Ignatius, David, “The VAT may resolve debt crisis, but for politicians it’s too soon to be right,” The Washington Post, 04/29/10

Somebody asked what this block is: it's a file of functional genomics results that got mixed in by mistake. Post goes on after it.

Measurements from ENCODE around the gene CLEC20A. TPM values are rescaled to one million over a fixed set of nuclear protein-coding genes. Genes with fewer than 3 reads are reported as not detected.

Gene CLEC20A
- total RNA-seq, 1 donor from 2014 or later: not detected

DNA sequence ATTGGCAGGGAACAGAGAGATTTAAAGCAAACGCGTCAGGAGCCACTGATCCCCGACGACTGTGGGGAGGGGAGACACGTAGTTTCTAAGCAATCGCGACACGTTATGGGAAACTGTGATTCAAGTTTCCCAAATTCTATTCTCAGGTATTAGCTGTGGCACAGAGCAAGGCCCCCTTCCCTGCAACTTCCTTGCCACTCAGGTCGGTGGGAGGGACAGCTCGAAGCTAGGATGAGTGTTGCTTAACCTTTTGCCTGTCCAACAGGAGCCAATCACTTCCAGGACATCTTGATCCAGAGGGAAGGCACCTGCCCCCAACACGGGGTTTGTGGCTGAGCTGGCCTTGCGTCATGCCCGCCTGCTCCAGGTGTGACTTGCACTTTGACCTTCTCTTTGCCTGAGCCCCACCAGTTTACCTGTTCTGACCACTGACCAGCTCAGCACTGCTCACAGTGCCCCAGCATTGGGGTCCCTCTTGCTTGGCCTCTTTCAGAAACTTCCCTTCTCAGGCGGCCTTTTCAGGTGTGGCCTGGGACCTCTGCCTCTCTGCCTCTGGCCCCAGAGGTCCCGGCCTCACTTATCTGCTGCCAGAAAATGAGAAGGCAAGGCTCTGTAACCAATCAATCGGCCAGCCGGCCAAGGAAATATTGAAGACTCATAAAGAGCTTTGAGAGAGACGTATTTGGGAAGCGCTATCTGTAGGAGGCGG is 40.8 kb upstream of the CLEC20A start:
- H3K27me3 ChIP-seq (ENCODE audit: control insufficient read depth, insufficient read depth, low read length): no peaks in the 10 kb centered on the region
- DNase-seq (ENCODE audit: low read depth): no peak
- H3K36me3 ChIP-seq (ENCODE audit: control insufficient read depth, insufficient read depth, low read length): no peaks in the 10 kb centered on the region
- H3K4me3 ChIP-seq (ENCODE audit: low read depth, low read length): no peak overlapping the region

“The herd gallops toward the precipice for a simple reason: It’s lonely and unpopular to go the other way.  Take the question of tax policies that could avert the next big U.S. financial disaster, which is our ballooning federal deficit.   The sensible real-world answer, many economists argue, is a value-added tax that would encourage saving at the same time it pays down the deficit to manageable levels.   But politicians are terrified of being right too soon on this one.  The Senate this month voted 85 to 13 for a resolution that called the VAT “a massive tax increase that will cripple families on fixed income” — and vaporized its political prospects.  By ruling out a VAT when it could keep the federal deficit in check, politicians have all but guaranteed that the debt crisis, when it comes, will be more damaging. But by then, everyone will be clamoring for a VAT, so it will be safe to endorse it.”